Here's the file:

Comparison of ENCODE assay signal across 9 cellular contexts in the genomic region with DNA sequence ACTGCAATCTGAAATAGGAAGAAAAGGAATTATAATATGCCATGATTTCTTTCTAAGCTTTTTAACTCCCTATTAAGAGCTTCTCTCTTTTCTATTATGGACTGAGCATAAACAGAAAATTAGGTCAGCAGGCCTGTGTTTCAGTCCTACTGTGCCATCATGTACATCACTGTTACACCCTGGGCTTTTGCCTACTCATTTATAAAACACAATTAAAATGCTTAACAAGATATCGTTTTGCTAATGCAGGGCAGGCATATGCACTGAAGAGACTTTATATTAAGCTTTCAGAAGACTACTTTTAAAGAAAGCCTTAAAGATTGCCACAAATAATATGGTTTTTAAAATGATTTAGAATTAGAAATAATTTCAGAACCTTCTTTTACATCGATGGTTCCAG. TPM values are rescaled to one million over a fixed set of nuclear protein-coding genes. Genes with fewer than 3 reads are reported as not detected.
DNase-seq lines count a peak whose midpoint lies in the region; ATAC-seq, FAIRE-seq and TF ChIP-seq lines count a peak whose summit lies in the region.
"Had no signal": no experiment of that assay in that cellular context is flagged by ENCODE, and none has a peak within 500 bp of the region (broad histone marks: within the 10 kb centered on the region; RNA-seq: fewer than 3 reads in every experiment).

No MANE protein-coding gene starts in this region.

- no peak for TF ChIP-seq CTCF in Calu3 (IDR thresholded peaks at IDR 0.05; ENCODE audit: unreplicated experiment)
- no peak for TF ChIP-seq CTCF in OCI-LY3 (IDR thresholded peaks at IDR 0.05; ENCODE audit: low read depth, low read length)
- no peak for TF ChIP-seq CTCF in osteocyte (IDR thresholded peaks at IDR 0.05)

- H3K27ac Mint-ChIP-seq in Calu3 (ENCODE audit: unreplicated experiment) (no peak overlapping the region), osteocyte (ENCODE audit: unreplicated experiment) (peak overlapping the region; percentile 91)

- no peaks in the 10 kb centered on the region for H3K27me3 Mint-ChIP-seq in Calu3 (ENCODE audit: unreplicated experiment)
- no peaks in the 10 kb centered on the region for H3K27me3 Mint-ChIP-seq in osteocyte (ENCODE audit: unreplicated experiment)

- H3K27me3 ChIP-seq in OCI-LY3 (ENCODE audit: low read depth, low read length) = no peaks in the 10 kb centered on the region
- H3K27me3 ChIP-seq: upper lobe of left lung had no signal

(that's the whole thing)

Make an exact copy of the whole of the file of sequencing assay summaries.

Comparison of ENCODE assay signal across 9 cellular contexts in the genomic region with DNA sequence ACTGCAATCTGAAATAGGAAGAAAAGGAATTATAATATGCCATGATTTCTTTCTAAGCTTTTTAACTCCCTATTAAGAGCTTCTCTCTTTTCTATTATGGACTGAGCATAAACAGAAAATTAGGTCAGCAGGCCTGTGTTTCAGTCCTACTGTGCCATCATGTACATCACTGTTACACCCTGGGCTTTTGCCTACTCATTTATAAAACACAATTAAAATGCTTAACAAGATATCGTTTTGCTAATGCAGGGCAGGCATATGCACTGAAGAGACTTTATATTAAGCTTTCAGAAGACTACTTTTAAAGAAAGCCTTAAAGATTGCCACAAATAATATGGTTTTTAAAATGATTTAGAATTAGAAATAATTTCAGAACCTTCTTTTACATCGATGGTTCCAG. TPM values are rescaled to one million over a fixed set of nuclear protein-coding genes. Genes with fewer than 3 reads are reported as not detected.
DNase-seq lines count a peak whose midpoint lies in the region; ATAC-seq, FAIRE-seq and TF ChIP-seq lines count a peak whose summit lies in the region.
"Had no signal": no experiment of that assay in that cellular context is flagged by ENCODE, and none has a peak within 500 bp of the region (broad histone marks: within the 10 kb centered on the region; RNA-seq: fewer than 3 reads in every experiment).

No MANE protein-coding gene starts in this region.

- no peak for TF ChIP-seq CTCF in Calu3 (IDR thresholded peaks at IDR 0.05; ENCODE audit: unreplicated experiment)
- no peak for TF ChIP-seq CTCF in OCI-LY3 (IDR thresholded peaks at IDR 0.05; ENCODE audit: low read depth, low read length)
- no peak for TF ChIP-seq CTCF in osteocyte (IDR thresholded peaks at IDR 0.05)

- H3K27ac Mint-ChIP-seq in Calu3 (ENCODE audit: unreplicated experiment) (no peak overlapping the region), osteocyte (ENCODE audit: unreplicated experiment) (peak overlapping the region; percentile 91)

- no peaks in the 10 kb centered on the region for H3K27me3 Mint-ChIP-seq in Calu3 (ENCODE audit: unreplicated experiment)
- no peaks in the 10 kb centered on the region for H3K27me3 Mint-ChIP-seq in osteocyte (ENCODE audit: unreplicated experiment)

- H3K27me3 ChIP-seq in OCI-LY3 (ENCODE audit: low read depth, low read length) = no peaks in the 10 kb centered on the region
- H3K27me3 ChIP-seq: upper lobe of left lung had no signal